“It was just that great mix when you have that trust and respect that produces magic, especially when you’re not like, ‘Got to get this approved and got to make sure that everyone’s happy because the person didn’t have input.’ When all three have input, it’s great, and they all knocked it out of the park. Maybe not the writing but even for acting, I think Chris and Shawn deserve some accolades for that.”

Gewirtz worked at WWE for over a decade, and some of the wrestlers he worked with before are still working now, most notably Edge and Christian who made big news at this year’s Royal Rumble with Edge winning The Rumble, and Christian making his in-ring return. Gewirtz talked about what it’s like to see Edge and Christian still going in the business.

“It’s weird and wonderful, especially in the case of Adam and Jay, Edge and Christian, who were told point blank you’re never going to do this again,” Gewirtz pointed out. “The livelihood, the things you’ve done all your life since you were teenagers is over, and now to see them and not only see them, they’re not there collecting a paycheck. None of the guys.

“Obviously thrilled Christian came back for the Royal Rumble, and we’ll see where he goes, especially it always hurt me that he never really got a proper goodbye when he did leave, but to see Edge and to see him essentially become such a promo master now in terms of delivery, and psychology and everything else associated with his character, that makes me really really happy for him and beam with pride too.”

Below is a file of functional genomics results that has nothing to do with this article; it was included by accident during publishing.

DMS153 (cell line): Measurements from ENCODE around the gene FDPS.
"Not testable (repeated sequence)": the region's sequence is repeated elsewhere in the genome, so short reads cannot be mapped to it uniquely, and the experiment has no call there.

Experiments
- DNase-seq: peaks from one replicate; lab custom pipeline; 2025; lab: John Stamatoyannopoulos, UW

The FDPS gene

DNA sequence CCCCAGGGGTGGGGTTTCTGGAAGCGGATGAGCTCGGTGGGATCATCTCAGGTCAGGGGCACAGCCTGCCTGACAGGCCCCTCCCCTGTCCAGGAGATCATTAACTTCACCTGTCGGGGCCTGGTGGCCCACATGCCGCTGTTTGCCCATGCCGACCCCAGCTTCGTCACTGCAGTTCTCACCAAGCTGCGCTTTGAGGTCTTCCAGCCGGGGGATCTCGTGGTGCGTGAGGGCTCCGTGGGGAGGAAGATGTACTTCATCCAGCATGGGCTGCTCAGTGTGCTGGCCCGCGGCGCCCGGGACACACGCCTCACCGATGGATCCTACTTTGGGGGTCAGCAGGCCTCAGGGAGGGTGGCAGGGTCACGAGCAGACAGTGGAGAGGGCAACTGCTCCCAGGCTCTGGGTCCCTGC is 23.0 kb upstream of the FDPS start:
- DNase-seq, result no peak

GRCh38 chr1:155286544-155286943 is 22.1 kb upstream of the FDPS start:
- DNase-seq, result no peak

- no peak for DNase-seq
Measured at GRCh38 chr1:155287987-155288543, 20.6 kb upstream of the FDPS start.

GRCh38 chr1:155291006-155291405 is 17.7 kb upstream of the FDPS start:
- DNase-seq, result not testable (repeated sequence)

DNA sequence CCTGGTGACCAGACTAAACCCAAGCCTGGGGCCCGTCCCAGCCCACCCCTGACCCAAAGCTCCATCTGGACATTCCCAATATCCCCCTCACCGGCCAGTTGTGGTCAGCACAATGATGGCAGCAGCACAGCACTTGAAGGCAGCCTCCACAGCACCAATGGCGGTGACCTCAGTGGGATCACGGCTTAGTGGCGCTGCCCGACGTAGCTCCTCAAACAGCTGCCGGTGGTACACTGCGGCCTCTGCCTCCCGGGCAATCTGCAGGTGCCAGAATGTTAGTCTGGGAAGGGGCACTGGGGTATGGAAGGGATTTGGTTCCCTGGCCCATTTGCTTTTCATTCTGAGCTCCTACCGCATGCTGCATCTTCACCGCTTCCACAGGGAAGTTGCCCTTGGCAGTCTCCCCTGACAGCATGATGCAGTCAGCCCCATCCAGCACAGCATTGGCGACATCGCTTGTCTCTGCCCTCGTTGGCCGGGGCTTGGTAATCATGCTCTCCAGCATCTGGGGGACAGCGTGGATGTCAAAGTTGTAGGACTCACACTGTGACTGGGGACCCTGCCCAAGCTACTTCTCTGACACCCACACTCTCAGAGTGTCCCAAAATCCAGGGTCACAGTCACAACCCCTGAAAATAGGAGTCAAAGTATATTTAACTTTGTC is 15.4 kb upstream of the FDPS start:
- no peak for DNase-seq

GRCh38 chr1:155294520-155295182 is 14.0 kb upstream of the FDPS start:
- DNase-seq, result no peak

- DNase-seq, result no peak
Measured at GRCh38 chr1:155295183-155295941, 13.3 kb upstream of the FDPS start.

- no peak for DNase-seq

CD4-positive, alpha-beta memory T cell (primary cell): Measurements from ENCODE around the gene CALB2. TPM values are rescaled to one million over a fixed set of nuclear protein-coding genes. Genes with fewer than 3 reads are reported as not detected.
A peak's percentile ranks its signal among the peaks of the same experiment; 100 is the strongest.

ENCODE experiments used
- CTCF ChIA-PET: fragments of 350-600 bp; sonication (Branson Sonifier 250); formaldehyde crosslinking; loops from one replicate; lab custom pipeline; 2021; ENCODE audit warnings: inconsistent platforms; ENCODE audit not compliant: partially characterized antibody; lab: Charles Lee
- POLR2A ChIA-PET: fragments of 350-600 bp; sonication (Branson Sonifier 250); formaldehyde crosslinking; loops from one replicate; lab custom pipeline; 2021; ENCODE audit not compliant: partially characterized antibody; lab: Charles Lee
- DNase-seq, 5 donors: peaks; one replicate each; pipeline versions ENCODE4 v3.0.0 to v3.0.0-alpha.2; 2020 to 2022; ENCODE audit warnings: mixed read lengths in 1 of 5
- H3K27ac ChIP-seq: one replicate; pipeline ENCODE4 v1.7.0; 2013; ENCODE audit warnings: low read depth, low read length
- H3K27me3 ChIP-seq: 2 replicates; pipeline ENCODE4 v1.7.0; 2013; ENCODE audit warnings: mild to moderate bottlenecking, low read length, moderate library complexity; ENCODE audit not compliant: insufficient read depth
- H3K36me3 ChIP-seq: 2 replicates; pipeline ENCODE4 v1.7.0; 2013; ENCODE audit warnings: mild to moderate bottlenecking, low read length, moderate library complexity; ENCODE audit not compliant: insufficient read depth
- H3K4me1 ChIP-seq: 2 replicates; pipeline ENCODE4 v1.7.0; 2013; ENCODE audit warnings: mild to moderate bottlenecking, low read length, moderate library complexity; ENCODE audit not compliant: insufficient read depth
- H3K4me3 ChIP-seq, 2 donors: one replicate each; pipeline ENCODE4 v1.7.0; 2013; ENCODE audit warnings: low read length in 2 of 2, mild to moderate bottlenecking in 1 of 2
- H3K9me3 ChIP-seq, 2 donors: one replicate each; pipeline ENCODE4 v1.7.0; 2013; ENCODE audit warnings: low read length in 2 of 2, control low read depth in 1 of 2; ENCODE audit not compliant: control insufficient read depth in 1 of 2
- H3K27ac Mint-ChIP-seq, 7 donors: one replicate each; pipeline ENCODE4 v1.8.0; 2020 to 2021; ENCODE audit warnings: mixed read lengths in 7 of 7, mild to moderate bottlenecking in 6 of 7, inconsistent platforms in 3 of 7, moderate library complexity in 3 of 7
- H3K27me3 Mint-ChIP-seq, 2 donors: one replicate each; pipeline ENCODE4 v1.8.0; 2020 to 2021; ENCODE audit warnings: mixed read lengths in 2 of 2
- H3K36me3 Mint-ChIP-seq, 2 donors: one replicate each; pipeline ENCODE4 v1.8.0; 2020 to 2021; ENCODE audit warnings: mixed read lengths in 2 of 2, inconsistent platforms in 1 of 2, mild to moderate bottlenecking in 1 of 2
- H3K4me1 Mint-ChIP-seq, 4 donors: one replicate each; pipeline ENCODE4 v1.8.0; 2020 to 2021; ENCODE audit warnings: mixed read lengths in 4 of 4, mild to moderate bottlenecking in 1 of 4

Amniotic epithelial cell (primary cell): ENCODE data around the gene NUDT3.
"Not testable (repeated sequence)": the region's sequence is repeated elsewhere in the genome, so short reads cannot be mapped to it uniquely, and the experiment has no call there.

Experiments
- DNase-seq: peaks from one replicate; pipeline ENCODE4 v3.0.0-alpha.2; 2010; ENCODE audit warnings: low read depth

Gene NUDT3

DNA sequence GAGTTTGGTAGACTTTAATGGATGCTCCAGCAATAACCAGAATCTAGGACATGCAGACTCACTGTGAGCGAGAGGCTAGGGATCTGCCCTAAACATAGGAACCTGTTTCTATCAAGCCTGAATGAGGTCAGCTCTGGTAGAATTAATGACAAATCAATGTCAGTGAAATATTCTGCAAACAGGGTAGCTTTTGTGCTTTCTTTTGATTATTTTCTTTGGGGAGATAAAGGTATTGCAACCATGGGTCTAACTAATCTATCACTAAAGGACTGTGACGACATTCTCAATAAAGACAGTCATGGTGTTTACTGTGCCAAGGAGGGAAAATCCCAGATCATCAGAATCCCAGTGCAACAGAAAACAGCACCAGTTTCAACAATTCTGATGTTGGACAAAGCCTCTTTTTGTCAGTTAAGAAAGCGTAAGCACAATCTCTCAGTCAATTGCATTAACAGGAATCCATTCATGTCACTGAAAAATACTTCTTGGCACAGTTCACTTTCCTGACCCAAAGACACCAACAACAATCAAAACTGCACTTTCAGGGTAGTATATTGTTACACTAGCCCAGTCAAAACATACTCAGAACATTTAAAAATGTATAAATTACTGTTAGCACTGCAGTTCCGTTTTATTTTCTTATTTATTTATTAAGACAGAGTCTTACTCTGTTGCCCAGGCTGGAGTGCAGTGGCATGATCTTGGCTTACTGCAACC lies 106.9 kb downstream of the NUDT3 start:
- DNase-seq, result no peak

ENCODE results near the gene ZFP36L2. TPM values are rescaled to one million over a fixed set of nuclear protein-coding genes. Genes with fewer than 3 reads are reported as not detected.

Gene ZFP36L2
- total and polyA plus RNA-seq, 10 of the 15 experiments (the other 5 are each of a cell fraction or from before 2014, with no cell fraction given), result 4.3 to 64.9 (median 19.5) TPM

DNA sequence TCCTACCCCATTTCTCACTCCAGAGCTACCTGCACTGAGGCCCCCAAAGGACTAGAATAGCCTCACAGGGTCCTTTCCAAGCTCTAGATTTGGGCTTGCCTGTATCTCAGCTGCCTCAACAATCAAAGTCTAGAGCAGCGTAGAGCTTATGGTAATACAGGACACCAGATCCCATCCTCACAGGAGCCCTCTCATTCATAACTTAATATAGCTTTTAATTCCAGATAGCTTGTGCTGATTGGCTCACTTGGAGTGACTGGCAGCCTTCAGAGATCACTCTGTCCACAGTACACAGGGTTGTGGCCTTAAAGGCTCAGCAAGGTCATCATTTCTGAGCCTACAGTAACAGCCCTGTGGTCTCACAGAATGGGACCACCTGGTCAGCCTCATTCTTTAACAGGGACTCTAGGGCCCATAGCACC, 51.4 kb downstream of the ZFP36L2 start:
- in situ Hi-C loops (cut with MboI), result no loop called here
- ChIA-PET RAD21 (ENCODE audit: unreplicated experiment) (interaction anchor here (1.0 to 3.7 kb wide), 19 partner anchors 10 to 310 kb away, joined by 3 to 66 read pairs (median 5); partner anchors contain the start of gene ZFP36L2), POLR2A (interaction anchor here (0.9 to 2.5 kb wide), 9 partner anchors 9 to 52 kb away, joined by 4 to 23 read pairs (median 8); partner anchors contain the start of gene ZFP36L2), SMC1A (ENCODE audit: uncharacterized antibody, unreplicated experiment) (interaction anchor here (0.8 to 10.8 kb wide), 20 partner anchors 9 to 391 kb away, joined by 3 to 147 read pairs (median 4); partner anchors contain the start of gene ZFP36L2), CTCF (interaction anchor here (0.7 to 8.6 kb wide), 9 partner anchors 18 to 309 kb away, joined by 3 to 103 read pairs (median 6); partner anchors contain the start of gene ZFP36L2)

Gewirtz elaborated recalling debates over if Edge and Christian could get over with their comedic characters. He pointed out that you’re never your character forever, and there is always room for change and development.

“When I started there — and yeah, it is a little jarring to see people that you could even consider contemporaries in terms of age and everything else. Myself, Edge and Christian were all born in the same year,” Gewirtz noted. “It was a big debate back in the day because we kind of all bonded. We’re all the same age, kind of the same comic sensibilities. I used to go to the Village to buy their sunglasses for them because I lived in Gramercy Park, and we’d just take a walk down there and expense it, maybe buy one for myself, but regardless, we had a debate.

“I remember the beginning with a lot of the people there as far as the classic ‘does funny equal money’ debate, as far as Edge and Christian. Are they ever going to grow if they’re going to be doing this schtick forever, and to me, it was well, wait a second, a year ago, they weren’t even talking. They were just having ‘great matches,’ and they were great matches, but if you asked a kid on the street imitate Edge or imitate Christian, they won’t know what to do. They’re the guys next to Gangrel watching him spit blood out of his goblet.